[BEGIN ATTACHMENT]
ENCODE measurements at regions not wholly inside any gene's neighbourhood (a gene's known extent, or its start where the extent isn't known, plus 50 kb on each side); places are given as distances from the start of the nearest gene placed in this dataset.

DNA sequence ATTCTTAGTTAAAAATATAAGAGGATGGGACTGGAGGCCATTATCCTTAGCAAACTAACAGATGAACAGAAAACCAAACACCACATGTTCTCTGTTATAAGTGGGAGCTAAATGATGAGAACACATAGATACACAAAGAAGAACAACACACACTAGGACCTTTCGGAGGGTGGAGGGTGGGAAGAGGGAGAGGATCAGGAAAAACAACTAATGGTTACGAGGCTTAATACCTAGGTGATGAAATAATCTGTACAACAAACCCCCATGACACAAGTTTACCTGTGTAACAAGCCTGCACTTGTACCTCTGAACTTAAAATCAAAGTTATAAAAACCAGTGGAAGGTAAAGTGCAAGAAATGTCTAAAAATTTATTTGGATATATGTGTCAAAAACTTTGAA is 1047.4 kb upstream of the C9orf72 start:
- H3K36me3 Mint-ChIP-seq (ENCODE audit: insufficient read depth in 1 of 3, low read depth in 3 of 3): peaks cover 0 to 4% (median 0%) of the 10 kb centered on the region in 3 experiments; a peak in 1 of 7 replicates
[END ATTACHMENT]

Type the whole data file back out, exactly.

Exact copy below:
ENCODE measurements at regions not wholly inside any gene's neighbourhood (a gene's known extent, or its start where the extent isn't known, plus 50 kb on each side); places are given as distances from the start of the nearest gene placed in this dataset.

DNA sequence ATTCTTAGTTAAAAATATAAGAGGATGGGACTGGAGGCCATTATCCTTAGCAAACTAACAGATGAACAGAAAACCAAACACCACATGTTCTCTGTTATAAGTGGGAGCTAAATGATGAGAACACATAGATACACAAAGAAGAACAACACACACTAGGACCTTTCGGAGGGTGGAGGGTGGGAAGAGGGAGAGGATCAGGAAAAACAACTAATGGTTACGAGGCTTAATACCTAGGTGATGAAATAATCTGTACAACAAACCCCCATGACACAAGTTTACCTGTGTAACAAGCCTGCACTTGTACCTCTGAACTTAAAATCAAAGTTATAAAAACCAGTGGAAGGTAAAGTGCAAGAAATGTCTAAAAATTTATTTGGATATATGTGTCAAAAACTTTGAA is 1047.4 kb upstream of the C9orf72 start:
- H3K36me3 Mint-ChIP-seq (ENCODE audit: insufficient read depth in 1 of 3, low read depth in 3 of 3): peaks cover 0 to 4% (median 0%) of the 10 kb centered on the region in 3 experiments; a peak in 1 of 7 replicates